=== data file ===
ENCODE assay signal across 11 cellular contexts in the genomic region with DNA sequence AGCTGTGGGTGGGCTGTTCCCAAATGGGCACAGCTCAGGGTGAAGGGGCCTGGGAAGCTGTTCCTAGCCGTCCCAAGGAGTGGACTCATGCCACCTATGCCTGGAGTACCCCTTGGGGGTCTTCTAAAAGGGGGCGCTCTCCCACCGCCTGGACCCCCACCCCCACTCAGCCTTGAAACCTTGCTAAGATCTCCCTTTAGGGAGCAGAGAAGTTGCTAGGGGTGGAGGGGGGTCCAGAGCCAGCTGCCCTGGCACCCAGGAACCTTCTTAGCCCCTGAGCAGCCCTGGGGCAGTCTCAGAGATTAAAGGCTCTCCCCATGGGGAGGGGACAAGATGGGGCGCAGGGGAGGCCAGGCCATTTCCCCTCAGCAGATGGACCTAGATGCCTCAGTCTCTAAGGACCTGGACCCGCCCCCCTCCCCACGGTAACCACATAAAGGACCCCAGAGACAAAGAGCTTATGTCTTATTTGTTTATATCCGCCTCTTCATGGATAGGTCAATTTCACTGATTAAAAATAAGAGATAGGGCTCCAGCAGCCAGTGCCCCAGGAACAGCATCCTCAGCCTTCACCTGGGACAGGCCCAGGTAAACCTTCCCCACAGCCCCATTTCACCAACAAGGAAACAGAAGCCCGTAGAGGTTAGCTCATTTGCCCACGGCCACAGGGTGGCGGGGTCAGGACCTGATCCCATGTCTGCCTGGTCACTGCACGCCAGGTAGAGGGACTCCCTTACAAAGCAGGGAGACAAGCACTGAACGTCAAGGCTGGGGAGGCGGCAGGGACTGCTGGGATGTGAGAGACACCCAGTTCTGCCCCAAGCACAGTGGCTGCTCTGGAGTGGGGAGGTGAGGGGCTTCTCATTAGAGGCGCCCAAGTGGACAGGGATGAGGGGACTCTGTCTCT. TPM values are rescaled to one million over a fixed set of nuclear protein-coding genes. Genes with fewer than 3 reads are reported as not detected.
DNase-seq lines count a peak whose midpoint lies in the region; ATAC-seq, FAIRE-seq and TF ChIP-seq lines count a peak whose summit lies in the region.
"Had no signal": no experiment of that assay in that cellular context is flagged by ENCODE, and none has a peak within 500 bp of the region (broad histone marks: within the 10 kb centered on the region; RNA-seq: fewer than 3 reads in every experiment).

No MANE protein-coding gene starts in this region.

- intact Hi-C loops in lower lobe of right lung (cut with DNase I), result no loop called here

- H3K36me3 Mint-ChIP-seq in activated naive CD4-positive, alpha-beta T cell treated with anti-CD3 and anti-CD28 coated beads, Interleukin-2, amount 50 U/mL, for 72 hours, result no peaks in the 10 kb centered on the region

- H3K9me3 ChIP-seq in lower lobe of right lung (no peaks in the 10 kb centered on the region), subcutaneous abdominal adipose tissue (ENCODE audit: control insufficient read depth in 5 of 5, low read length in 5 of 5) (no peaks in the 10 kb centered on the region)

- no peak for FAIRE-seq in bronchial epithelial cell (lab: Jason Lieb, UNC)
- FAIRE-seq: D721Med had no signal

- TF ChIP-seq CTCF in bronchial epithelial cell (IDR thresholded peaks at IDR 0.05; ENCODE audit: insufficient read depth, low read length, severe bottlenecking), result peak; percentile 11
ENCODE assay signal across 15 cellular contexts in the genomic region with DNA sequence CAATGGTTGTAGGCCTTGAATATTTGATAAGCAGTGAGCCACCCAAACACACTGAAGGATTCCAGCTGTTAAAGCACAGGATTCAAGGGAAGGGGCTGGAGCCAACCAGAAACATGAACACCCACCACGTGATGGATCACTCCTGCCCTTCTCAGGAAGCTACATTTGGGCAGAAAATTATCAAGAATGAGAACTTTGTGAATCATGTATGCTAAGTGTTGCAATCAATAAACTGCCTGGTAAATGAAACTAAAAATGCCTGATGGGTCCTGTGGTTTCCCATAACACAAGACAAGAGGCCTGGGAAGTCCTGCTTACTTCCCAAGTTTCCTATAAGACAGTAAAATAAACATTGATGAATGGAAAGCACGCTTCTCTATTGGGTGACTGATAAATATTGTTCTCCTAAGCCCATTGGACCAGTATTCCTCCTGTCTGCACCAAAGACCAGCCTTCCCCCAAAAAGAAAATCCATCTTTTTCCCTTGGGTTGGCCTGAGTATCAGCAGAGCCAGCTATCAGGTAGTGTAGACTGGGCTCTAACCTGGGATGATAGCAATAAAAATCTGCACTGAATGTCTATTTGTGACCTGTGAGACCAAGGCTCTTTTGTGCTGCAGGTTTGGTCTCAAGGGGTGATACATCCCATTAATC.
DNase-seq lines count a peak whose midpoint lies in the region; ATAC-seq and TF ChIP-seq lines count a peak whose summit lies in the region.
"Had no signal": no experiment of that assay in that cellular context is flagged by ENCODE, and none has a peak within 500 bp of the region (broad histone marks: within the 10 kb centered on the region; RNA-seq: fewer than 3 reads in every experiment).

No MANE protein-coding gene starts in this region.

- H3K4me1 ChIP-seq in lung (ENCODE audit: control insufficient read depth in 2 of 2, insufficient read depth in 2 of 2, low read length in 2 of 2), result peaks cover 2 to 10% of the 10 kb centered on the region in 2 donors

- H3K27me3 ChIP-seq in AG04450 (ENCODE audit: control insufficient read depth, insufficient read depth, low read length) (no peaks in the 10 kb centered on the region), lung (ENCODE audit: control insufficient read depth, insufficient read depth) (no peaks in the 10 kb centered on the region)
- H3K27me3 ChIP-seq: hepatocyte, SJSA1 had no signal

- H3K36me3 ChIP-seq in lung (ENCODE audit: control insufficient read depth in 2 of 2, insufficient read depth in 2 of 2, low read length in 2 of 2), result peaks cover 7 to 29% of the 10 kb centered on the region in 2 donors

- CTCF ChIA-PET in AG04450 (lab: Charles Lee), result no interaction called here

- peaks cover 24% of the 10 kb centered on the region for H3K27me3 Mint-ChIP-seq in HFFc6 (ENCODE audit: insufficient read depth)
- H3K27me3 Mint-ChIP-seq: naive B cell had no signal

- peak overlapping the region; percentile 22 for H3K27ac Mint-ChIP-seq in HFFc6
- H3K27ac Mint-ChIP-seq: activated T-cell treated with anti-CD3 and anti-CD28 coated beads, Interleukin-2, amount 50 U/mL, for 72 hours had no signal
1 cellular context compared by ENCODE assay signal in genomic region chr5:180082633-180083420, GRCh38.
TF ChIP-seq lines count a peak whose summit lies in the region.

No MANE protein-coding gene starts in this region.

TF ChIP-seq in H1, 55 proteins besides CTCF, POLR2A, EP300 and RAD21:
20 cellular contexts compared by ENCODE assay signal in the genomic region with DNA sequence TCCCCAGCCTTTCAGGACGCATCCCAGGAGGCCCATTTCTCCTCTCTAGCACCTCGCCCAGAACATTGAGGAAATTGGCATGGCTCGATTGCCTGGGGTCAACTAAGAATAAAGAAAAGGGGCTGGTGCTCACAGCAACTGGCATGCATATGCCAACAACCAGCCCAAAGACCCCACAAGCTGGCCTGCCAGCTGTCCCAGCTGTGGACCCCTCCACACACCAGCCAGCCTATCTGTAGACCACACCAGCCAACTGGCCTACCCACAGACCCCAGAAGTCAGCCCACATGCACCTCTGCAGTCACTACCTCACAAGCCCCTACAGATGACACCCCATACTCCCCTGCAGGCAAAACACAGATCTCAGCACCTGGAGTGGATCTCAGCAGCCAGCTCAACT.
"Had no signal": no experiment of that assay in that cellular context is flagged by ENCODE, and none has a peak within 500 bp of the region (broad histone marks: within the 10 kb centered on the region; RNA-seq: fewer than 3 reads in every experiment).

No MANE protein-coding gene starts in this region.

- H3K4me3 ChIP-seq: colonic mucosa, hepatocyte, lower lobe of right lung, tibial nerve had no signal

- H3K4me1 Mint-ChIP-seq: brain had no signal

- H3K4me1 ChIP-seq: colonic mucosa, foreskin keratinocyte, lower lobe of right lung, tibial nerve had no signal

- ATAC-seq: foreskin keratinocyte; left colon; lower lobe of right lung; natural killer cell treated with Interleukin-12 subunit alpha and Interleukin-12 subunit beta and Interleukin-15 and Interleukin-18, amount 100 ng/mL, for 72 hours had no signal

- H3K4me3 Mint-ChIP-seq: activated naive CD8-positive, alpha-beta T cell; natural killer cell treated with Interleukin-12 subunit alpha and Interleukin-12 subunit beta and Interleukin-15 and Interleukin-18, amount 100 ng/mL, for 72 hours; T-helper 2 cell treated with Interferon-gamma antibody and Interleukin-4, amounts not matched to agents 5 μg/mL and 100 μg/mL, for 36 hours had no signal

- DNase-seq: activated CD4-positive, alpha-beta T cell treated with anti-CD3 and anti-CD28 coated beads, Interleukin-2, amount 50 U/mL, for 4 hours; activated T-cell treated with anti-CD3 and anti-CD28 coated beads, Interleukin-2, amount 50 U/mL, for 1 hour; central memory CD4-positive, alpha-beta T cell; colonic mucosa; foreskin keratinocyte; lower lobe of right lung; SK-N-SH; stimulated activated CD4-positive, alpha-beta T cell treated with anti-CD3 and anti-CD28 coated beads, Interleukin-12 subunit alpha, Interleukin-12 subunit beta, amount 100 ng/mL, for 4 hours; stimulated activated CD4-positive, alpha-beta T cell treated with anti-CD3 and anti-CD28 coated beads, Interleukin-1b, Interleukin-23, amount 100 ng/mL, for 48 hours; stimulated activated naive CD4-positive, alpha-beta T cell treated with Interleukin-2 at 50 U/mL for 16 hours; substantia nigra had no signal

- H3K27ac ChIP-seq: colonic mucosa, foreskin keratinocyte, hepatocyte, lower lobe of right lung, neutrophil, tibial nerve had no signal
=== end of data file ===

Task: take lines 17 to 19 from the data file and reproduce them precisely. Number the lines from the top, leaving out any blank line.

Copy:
- H3K27me3 ChIP-seq: hepatocyte, SJSA1 had no signal

- H3K36me3 ChIP-seq in lung (ENCODE audit: control insufficient read depth in 2 of 2, insufficient read depth in 2 of 2, low read length in 2 of 2), result peaks cover 7 to 29% of the 10 kb centered on the region in 2 donors

- CTCF ChIA-PET in AG04450 (lab: Charles Lee), result no interaction called here